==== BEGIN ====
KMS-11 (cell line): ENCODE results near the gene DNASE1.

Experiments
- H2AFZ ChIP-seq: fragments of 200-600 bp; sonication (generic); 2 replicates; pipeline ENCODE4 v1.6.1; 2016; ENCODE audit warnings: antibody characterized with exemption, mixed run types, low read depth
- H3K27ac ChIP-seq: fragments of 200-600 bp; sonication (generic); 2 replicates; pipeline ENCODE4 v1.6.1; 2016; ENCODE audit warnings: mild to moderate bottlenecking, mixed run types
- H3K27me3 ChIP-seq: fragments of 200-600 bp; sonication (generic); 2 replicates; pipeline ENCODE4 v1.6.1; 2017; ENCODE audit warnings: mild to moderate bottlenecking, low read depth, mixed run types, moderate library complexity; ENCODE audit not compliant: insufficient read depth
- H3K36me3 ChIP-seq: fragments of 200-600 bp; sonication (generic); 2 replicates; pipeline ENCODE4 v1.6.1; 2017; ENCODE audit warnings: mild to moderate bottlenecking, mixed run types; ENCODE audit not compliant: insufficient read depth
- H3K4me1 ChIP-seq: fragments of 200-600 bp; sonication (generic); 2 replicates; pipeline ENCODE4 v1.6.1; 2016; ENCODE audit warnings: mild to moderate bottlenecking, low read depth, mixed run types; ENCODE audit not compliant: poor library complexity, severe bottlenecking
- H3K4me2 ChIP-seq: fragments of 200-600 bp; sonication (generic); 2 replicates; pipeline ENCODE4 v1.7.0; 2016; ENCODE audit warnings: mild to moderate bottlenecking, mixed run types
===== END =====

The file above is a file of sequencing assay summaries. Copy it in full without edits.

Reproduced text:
KMS-11 (cell line): ENCODE results near the gene DNASE1.

Experiments
- H2AFZ ChIP-seq: fragments of 200-600 bp; sonication (generic); 2 replicates; pipeline ENCODE4 v1.6.1; 2016; ENCODE audit warnings: antibody characterized with exemption, mixed run types, low read depth
- H3K27ac ChIP-seq: fragments of 200-600 bp; sonication (generic); 2 replicates; pipeline ENCODE4 v1.6.1; 2016; ENCODE audit warnings: mild to moderate bottlenecking, mixed run types
- H3K27me3 ChIP-seq: fragments of 200-600 bp; sonication (generic); 2 replicates; pipeline ENCODE4 v1.6.1; 2017; ENCODE audit warnings: mild to moderate bottlenecking, low read depth, mixed run types, moderate library complexity; ENCODE audit not compliant: insufficient read depth
- H3K36me3 ChIP-seq: fragments of 200-600 bp; sonication (generic); 2 replicates; pipeline ENCODE4 v1.6.1; 2017; ENCODE audit warnings: mild to moderate bottlenecking, mixed run types; ENCODE audit not compliant: insufficient read depth
- H3K4me1 ChIP-seq: fragments of 200-600 bp; sonication (generic); 2 replicates; pipeline ENCODE4 v1.6.1; 2016; ENCODE audit warnings: mild to moderate bottlenecking, low read depth, mixed run types; ENCODE audit not compliant: poor library complexity, severe bottlenecking
- H3K4me2 ChIP-seq: fragments of 200-600 bp; sonication (generic); 2 replicates; pipeline ENCODE4 v1.7.0; 2016; ENCODE audit warnings: mild to moderate bottlenecking, mixed run types